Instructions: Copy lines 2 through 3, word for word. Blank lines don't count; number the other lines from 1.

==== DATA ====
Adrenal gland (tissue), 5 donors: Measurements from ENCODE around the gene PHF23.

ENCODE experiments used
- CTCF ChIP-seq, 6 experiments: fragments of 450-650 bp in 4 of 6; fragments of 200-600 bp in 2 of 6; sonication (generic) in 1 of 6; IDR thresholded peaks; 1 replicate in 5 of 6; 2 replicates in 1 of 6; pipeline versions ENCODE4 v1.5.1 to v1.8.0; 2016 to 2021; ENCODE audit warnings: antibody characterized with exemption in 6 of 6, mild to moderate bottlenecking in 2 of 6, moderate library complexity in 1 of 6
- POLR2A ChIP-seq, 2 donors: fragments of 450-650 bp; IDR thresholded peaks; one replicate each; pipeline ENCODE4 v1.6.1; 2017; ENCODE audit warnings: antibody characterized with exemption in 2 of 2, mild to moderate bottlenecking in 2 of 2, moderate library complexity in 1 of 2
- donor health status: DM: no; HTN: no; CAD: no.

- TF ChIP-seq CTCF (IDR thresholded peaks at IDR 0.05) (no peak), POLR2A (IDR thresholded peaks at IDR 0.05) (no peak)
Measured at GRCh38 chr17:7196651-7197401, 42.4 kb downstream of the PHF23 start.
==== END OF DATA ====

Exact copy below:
ENCODE experiments used
- CTCF ChIP-seq, 6 experiments: fragments of 450-650 bp in 4 of 6; fragments of 200-600 bp in 2 of 6; sonication (generic) in 1 of 6; IDR thresholded peaks; 1 replicate in 5 of 6; 2 replicates in 1 of 6; pipeline versions ENCODE4 v1.5.1 to v1.8.0; 2016 to 2021; ENCODE audit warnings: antibody characterized with exemption in 6 of 6, mild to moderate bottlenecking in 2 of 6, moderate library complexity in 1 of 6